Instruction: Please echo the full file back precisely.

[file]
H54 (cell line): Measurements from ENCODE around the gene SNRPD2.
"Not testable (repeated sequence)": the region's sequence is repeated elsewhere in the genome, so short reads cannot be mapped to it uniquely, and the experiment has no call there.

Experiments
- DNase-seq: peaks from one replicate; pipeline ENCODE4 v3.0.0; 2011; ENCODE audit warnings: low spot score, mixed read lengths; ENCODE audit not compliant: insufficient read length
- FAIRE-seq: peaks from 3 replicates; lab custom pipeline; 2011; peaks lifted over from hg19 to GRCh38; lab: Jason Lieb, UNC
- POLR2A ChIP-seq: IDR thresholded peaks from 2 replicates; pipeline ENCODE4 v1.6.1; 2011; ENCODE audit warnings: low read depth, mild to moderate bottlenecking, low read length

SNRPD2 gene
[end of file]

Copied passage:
H54 (cell line): Measurements from ENCODE around the gene SNRPD2.
"Not testable (repeated sequence)": the region's sequence is repeated elsewhere in the genome, so short reads cannot be mapped to it uniquely, and the experiment has no call there.

Experiments
- DNase-seq: peaks from one replicate; pipeline ENCODE4 v3.0.0; 2011; ENCODE audit warnings: low spot score, mixed read lengths; ENCODE audit not compliant: insufficient read length
- FAIRE-seq: peaks from 3 replicates; lab custom pipeline; 2011; peaks lifted over from hg19 to GRCh38; lab: Jason Lieb, UNC
- POLR2A ChIP-seq: IDR thresholded peaks from 2 replicates; pipeline ENCODE4 v1.6.1; 2011; ENCODE audit warnings: low read depth, mild to moderate bottlenecking, low read length

SNRPD2 gene